House office probes Bachmann's 2012 campaign

Posted: March 27, 2013

WASHINGTON - Rep. Michele Bachmann and her short-lived campaign last year for the GOP presidential nomination are being investigated by the Office of Congressional Ethics.

A lawyer for the Minnesota Republican said Monday that Bachmann is cooperating with the investigation. The Office of Congressional Ethics (OCE) is an independent investigative body established by the House five years ago to conduct preliminary investigations into allegations of misconduct by House members or their aides. The panel can dismiss cases or refer them to the House Ethics Committee.

"There are no allegations that the congresswoman engaged in any wrongdoing," said her lawyer, William McGinley, of Patton Boggs. "We are constructively engaged with the OCE and are confident that at the end of their review, the OCE board will conclude that Congresswoman Bachmann did not do anything inappropriate."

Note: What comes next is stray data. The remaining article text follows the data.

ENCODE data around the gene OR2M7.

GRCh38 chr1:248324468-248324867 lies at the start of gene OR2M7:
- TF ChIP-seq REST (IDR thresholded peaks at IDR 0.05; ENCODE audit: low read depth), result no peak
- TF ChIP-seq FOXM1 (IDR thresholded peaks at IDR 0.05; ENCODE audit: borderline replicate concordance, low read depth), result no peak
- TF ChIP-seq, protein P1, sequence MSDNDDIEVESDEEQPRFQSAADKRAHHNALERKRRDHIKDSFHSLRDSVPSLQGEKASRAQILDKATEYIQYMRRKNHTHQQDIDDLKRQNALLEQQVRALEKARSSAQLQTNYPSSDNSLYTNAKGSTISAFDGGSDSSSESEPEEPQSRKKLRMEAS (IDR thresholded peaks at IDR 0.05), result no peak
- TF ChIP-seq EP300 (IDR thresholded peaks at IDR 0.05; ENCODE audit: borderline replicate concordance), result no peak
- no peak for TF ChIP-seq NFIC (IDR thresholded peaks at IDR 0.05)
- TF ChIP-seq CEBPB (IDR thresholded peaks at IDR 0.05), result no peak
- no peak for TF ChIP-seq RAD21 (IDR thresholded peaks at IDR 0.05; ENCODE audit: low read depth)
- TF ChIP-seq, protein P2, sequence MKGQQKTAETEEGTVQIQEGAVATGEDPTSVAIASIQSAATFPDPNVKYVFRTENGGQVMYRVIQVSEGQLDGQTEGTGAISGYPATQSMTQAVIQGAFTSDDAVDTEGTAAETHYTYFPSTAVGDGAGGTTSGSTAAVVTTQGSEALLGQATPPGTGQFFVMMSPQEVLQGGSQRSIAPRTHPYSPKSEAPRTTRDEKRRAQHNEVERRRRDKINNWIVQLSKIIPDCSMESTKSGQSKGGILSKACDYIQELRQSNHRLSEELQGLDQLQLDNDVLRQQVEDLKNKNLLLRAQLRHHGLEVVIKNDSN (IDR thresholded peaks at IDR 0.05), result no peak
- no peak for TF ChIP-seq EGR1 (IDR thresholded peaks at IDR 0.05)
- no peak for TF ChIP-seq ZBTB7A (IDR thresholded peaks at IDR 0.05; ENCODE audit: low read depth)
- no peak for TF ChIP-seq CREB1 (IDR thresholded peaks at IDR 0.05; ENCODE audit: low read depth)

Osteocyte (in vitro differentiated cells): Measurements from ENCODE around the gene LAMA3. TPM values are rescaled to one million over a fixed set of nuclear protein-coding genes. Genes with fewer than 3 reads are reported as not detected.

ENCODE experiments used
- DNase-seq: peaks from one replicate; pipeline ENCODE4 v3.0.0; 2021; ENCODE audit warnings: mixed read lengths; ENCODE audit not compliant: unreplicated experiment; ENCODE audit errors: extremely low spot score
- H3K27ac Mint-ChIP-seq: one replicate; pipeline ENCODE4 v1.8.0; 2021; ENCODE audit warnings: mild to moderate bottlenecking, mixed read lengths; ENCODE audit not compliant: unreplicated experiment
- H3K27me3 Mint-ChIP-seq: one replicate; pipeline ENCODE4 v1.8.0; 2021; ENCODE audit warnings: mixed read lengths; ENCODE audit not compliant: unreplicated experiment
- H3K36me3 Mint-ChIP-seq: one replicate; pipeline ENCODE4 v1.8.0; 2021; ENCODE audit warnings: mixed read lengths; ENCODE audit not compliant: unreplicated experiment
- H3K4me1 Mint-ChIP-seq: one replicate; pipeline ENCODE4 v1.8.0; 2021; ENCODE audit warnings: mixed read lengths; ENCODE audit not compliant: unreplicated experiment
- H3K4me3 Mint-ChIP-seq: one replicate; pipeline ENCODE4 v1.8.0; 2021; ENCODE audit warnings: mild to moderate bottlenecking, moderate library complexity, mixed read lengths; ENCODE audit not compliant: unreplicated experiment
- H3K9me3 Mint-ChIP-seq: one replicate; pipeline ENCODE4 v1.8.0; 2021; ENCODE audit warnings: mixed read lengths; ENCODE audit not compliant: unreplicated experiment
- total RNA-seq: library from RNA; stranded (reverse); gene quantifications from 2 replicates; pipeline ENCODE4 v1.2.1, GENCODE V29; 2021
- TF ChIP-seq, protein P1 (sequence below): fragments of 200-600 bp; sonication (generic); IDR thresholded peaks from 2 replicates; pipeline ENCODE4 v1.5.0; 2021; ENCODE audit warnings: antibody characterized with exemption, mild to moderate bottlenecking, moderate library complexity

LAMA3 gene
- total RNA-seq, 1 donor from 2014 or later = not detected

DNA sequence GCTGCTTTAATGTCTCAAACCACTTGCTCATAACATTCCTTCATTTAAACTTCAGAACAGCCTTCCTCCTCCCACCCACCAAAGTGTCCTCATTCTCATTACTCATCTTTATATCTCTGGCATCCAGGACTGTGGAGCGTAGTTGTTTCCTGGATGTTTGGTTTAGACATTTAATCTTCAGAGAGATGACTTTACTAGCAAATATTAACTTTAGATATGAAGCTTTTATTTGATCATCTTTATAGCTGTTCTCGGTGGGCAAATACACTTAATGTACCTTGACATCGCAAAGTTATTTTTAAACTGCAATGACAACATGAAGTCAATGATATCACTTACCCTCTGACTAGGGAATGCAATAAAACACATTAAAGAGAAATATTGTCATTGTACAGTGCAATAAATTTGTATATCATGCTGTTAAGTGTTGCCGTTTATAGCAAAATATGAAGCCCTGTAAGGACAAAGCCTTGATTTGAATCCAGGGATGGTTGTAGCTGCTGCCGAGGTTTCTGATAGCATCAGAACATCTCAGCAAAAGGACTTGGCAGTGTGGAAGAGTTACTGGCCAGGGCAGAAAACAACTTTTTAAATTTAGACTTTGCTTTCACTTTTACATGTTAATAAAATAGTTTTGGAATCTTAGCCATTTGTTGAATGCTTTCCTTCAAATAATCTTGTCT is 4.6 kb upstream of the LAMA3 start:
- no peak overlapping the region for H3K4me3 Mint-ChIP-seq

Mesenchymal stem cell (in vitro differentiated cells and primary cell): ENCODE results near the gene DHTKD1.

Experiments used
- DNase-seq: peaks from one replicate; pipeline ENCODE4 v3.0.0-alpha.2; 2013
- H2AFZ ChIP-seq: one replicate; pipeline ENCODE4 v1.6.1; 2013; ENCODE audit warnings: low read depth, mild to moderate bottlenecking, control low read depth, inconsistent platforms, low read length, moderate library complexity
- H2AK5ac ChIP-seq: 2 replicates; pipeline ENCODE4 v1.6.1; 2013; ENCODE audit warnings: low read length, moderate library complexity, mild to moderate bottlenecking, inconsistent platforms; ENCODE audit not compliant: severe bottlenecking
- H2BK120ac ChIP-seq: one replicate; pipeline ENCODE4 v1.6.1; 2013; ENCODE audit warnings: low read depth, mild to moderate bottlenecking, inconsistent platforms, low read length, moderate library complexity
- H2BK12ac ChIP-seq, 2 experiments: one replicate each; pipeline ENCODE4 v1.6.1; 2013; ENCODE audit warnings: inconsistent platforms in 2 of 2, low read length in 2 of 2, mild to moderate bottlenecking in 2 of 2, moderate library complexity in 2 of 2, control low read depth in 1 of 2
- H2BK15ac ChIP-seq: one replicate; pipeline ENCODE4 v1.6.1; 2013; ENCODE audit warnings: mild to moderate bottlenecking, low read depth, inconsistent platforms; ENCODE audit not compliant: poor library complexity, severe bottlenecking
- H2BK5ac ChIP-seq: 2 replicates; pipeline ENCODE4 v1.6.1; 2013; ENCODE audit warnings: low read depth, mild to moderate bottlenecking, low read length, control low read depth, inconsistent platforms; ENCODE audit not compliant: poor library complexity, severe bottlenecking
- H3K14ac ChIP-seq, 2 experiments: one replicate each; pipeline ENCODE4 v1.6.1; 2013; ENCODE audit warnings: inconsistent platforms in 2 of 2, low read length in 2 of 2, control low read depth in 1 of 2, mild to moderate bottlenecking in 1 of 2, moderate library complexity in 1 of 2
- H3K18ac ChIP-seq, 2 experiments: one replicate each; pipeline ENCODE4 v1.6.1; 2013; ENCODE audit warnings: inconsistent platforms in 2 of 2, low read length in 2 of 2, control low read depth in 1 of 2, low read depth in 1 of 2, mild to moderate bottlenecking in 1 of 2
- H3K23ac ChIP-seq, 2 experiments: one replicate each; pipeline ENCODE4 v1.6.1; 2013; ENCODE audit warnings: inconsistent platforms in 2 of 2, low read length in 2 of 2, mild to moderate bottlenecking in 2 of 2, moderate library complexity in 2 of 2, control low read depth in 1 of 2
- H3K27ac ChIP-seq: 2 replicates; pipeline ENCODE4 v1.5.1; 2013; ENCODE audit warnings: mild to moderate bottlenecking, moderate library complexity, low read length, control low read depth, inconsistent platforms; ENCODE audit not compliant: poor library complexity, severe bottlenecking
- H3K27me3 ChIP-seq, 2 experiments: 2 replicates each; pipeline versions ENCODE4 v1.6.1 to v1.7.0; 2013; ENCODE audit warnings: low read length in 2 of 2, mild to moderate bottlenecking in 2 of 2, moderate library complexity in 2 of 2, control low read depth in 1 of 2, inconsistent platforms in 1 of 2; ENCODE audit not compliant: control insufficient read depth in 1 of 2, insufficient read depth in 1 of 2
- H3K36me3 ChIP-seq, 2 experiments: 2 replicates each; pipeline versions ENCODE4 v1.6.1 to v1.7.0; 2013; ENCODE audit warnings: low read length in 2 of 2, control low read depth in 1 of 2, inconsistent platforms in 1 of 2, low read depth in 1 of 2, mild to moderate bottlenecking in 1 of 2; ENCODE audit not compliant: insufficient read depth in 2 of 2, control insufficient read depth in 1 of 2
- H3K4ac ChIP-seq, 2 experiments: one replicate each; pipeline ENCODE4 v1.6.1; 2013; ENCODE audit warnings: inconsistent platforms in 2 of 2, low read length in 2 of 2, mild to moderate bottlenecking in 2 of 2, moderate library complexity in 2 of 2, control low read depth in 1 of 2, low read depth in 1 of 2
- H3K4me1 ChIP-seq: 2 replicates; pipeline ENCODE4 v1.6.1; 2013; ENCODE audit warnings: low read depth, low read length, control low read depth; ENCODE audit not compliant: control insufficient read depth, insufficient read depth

The Daily Beast first reported Monday that Bachmann was the subject of an OCE investigation of financial transactions by her presidential campaign.

Bachmann's campaign, which ended after a lackluster sixth-place finish in the Iowa caucuses on Jan. 3, 2012, has already produced a complaint with the Federal Election Commission and a lawsuit.

In January, former Bachmann aide Peter Waldron wrote in a letter to the commission that Bachmann's campaign made improper payments to an Iowa state senator who served as her state chairman. Bachmann for President paid Kent Sorenson $7,500 a month, including money through an associated political action committee, Waldron wrote in a letter to the Federal Election Commission.

Waldron's letter also alleged that unpaid staffers and contractors were required to sign a nondisclosure agreement prohibiting interviews with lawyers or law enforcement without permission.

Bachmann's attorney, McGinley, has previously denied Waldron's allegations.

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